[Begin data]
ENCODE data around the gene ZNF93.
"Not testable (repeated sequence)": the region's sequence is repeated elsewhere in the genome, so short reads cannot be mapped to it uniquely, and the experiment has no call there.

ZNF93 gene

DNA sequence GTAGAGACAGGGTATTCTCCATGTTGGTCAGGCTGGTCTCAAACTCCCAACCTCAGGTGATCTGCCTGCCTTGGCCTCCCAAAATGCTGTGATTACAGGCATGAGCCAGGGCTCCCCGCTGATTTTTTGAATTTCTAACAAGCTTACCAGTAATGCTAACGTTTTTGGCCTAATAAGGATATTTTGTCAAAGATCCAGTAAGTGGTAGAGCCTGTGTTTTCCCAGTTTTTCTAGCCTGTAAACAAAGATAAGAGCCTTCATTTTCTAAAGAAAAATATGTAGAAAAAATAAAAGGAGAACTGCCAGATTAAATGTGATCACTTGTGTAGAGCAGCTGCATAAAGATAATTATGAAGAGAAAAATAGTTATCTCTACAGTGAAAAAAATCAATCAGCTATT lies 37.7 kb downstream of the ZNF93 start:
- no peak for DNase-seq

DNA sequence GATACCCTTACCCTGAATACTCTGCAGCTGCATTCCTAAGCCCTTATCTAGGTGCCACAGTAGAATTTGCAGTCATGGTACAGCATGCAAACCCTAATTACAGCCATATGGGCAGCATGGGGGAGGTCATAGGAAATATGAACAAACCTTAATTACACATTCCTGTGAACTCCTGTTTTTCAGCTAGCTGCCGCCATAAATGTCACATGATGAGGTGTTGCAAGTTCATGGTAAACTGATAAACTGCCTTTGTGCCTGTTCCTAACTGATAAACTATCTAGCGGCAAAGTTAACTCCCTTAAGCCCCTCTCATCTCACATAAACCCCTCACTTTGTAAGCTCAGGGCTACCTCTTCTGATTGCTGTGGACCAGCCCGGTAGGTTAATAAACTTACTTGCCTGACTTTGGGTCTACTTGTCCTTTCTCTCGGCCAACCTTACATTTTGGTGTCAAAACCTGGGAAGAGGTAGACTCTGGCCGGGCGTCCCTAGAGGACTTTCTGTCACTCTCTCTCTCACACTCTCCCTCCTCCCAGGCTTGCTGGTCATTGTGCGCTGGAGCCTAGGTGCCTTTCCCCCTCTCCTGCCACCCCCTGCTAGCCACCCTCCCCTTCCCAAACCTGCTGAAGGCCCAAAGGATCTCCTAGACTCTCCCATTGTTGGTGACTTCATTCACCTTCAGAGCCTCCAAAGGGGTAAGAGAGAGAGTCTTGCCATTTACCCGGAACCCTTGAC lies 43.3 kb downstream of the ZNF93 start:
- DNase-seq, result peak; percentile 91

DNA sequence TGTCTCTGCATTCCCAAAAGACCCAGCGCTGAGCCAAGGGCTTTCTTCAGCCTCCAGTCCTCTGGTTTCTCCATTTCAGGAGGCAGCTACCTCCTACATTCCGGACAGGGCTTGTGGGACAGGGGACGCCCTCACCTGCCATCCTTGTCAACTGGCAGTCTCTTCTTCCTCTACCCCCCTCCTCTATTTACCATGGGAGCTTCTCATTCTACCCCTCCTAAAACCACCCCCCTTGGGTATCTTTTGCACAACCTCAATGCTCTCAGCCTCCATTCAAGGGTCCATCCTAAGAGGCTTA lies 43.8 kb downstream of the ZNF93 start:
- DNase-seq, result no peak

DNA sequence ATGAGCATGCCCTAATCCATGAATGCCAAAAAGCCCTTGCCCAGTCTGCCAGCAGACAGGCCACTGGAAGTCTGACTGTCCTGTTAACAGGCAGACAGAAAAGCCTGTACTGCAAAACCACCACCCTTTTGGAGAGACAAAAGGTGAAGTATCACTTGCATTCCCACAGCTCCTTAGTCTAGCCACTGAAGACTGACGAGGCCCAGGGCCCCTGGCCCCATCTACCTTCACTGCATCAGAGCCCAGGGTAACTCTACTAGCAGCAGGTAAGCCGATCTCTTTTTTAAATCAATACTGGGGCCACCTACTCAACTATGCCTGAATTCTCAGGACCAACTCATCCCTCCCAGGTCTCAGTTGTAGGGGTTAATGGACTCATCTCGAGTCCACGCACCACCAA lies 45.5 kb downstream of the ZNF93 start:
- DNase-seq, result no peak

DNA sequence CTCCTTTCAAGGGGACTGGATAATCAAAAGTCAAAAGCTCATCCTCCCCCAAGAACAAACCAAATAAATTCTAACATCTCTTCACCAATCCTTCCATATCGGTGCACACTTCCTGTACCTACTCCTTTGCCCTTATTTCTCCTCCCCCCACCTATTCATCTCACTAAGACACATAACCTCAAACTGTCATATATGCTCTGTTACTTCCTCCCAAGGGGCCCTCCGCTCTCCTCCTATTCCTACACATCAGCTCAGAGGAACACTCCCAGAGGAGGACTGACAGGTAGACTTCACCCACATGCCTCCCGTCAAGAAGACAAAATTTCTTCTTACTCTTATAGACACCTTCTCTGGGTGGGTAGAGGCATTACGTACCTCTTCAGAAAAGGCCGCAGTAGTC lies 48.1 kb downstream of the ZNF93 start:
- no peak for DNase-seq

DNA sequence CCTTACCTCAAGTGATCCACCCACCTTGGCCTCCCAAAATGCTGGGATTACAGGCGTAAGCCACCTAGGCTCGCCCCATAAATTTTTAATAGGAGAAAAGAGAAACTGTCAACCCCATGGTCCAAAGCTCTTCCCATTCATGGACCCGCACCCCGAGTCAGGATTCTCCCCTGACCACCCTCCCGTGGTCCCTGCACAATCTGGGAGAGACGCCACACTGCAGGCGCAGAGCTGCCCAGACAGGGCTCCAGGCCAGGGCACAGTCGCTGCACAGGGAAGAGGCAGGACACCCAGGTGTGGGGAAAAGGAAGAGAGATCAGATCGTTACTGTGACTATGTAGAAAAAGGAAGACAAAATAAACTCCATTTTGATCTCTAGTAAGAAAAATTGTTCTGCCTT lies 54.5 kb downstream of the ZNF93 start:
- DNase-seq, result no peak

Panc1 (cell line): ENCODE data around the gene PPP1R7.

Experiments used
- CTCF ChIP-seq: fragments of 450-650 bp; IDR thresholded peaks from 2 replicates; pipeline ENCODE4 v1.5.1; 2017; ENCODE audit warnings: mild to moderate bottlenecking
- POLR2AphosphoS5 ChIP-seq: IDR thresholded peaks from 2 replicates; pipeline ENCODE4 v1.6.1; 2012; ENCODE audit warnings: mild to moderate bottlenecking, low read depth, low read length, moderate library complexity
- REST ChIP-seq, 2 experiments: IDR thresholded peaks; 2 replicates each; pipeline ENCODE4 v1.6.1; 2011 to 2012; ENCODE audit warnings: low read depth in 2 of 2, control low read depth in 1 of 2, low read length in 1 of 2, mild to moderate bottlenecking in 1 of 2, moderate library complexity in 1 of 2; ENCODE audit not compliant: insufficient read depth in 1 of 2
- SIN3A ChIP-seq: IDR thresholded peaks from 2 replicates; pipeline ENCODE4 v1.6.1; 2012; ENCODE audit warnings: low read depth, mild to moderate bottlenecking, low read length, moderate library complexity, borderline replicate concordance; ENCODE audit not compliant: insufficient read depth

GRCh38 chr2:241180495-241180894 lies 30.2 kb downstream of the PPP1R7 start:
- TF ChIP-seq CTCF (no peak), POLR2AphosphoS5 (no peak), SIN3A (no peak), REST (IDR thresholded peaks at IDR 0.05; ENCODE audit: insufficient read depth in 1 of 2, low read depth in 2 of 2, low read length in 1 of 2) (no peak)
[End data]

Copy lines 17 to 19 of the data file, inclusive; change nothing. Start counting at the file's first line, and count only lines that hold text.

Experiments used
- CTCF ChIP-seq: fragments of 450-650 bp; IDR thresholded peaks from 2 replicates; pipeline ENCODE4 v1.5.1; 2017; ENCODE audit warnings: mild to moderate bottlenecking
- POLR2AphosphoS5 ChIP-seq: IDR thresholded peaks from 2 replicates; pipeline ENCODE4 v1.6.1; 2012; ENCODE audit warnings: mild to moderate bottlenecking, low read depth, low read length, moderate library complexity